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There has been much talk in recent years about the need for public sector procurement of services (in particular) to focus more on outcomes rather than specifying in detail the activities that the supplier will carry out.

That principle can be applied to many services, from cleaning to professional services, but it is perhaps most relevant when we consider complex services that are delivered to the citizen rather than to the public sector itself. So, in the UK (and some other countries), that classification might include;

  • Health services
  • Social care – help for elderly people in their homes, for example
  • Public health services – such as smoking cessation, drugs treatment, or health education
  • Employment services – training, help for people to get into or back into work
  • Probation and prisoner-related services – e.g. working with offenders

In all these cases, it is conceptually easy to see how and why it is outcomes that are important. In the case of elderly home care, the desired outcomes are that the person feels safe and happy, is enabled to live at home longer (rather than going into full time care or hospital) and has a better quality of life. For probation services, the key outcomes are around fewer people re-offending, less often.

However, there are still many case studies where the buyers (commissioners) have struggled to move to an outcome based approach. Even where there has been some payment based on outcomes in UK programmes, often the supplier still has to carry out specified tasks and is largely paid or monitored based on those.

That’s why a presentation we saw this week at the eWorld Procurement and Supply event in London was so interesting, even inspiring. Craig Brewin, Head of Commissioning at Slough Council, talked about his authority’s experience of true contracting for outcomes. We will have more detail on the “how” they go about it at a later date, but while their track record is impressive, his session also made it clear why some organisations have struggled to implement this approach, even it if appeals conceptually.

The first barrier is psychological – real contracting for outcomes means there is no detailed specification for the work to be delivered. In the examples Brewin described (all contracts which have been awarded), the specification is purely defined in terms of outcomes (which do range from quite specific to much higher level). So, there is no instruction around “you will provide x people for y hours to do these tasks, using this type of system, then report to us like this” – the sort of “spec” many of us are familiar with from many years of traditional procurement.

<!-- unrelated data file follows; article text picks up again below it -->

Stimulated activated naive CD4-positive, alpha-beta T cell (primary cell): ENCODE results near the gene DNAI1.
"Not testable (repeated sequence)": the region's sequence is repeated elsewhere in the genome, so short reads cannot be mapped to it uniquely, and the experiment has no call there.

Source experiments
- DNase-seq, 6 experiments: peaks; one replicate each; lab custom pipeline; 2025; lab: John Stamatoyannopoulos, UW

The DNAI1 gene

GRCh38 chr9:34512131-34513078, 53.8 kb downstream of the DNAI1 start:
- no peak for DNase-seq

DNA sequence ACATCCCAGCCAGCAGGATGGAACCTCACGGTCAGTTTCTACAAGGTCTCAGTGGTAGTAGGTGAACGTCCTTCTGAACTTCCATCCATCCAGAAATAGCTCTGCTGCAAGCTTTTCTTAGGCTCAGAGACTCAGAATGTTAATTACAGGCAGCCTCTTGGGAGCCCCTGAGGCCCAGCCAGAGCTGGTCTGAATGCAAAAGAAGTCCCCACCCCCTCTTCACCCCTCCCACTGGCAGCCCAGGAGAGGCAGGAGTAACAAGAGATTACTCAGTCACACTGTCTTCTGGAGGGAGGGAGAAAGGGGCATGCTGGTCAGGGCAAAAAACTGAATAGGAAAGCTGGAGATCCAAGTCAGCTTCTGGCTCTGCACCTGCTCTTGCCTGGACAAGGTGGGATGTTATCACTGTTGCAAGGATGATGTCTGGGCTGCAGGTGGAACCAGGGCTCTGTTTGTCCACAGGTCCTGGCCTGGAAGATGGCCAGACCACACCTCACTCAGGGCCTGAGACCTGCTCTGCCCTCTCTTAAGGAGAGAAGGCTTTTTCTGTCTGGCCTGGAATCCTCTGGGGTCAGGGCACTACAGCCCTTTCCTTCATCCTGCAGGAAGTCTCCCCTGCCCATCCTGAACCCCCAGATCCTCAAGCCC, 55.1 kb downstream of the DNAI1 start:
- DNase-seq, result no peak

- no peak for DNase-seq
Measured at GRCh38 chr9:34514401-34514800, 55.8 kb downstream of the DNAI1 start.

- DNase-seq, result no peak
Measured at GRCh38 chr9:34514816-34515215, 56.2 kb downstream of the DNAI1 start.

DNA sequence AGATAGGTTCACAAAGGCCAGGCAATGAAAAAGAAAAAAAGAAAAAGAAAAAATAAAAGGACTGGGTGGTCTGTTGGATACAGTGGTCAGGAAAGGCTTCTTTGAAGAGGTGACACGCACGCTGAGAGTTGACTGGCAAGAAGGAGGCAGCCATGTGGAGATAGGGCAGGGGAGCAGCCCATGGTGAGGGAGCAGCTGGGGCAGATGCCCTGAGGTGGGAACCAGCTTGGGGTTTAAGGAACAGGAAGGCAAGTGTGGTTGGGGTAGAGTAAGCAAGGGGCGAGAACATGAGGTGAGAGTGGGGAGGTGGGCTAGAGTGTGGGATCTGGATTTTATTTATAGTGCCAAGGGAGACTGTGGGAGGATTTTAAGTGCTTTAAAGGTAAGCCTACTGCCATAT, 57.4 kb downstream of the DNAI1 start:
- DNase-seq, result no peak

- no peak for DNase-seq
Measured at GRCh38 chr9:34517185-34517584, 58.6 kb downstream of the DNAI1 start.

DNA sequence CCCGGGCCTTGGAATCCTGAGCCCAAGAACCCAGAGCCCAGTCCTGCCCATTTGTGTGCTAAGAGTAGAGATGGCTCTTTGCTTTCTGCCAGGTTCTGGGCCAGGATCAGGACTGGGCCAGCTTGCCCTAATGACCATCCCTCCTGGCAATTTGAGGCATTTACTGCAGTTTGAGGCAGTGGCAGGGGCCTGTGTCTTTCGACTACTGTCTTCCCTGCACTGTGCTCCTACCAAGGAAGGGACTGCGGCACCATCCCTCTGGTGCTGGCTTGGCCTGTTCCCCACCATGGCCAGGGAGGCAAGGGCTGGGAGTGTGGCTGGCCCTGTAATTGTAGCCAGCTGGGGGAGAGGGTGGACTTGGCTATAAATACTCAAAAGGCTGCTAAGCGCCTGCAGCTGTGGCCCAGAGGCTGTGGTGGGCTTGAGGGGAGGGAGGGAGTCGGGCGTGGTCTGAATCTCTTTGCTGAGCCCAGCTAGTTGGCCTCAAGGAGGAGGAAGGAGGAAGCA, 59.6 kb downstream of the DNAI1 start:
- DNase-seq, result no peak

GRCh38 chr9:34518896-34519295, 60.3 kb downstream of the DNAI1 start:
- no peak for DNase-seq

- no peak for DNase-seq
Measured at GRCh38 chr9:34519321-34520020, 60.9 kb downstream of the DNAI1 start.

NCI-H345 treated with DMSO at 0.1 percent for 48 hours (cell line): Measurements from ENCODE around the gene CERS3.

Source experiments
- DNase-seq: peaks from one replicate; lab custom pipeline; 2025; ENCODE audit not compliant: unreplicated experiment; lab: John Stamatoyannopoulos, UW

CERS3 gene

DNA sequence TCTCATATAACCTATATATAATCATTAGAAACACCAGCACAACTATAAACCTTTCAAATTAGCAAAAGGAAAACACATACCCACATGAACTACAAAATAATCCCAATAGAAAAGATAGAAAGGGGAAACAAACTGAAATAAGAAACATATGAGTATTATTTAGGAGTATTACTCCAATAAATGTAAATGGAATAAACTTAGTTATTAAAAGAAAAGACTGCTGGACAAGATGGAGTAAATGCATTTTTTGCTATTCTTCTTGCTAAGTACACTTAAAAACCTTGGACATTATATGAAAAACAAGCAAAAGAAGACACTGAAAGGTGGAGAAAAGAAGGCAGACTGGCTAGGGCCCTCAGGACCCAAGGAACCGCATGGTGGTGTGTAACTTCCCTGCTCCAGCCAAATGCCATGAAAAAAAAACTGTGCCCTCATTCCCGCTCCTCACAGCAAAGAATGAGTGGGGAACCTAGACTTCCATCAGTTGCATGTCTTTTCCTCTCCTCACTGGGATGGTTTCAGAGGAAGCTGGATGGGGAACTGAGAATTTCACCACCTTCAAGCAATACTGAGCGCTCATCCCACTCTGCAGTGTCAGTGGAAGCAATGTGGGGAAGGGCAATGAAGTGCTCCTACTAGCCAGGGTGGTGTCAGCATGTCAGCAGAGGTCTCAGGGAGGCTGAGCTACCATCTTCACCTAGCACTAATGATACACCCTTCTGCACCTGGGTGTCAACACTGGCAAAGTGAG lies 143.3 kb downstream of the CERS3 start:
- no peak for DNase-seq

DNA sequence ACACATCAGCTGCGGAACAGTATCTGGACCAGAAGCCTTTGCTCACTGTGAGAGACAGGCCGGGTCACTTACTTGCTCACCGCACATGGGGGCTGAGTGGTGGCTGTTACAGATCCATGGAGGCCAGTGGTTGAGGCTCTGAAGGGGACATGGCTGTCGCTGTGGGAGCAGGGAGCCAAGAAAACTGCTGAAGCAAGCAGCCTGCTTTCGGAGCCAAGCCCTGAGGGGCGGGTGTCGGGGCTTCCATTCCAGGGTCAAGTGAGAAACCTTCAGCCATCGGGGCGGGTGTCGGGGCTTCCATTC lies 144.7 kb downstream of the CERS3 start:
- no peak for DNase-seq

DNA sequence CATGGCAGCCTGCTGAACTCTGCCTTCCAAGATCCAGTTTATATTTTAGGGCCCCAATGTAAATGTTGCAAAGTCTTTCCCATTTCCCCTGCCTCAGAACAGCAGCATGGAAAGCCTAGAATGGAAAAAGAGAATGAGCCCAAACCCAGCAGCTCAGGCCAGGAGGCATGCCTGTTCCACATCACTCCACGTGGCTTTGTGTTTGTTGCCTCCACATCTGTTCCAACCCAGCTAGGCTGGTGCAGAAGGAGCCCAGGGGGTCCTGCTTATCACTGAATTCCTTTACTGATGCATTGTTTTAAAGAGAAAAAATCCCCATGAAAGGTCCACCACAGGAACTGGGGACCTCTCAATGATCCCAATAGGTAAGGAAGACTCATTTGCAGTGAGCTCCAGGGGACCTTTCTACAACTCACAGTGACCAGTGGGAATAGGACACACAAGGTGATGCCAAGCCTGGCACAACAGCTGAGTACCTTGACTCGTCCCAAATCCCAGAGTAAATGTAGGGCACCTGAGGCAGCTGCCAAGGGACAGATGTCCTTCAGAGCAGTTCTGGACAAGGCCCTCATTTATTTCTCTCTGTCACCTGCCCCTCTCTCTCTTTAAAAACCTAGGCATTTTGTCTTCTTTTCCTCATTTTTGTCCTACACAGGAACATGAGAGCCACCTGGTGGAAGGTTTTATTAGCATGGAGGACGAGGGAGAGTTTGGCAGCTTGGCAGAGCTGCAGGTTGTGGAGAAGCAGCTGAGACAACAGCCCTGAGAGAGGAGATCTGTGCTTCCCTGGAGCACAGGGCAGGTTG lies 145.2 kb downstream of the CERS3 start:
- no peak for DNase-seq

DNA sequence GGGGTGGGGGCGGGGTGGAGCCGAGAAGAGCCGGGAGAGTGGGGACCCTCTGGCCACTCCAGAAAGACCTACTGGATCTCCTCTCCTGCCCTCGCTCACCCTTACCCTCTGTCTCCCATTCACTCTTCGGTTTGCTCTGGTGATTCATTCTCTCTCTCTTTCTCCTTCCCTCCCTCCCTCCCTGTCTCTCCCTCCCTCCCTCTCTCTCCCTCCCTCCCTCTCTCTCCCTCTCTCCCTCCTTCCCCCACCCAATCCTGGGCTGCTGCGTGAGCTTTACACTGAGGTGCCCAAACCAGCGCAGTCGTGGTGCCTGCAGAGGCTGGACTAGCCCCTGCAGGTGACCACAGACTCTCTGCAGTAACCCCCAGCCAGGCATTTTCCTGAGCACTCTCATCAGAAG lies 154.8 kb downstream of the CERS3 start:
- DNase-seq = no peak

Rather, the potential suppliers focus on the desired outcomes and they determine (and explain in their bid) what they will do to achieve those, what resources they will use and how they will show success.

The second big issue to face is the role of price in the bidding process. When multiple suppliers are all bidding to provide a very similar service (or similar goods) then of course the price comparison is and should be a key part of the selection process. But if very different approaches are being proposed, and perhaps varying outcomes, it is hard to look at the whole and select the “best” offer if prices vary widely too.

So, Slough again have done something that is brave and goes against much of our usual procurement training – they tell the bidders what the budget is. Now that is also useful in many of these spend areas because the budget is in effect capped or fixed anyway. But the beauty of doing that is it takes away that whole element of evaluating and scoring price and meshing that together with the non-price factors. The suppliers can then be assessed purely on how their proposal will deliver those outcomes.

Another issue then is the need for real expertise in evaluating the proposals. Because you may get some very different offers, not just five slightly different variants on a theme, it is essential to have real expertise in the evaluation team – people who can understand the probability of each proposal really delivering the outcomes, and can examine the credibility of the offers.

These are we suspect just some of the aspects around contracting for outcomes that make delivering that approach harder than it might first seem. But the benefits in terms of innovative solutions, delivery of desired outcomes and value for money achieved can be considerable and make this approach well worth pursuing.

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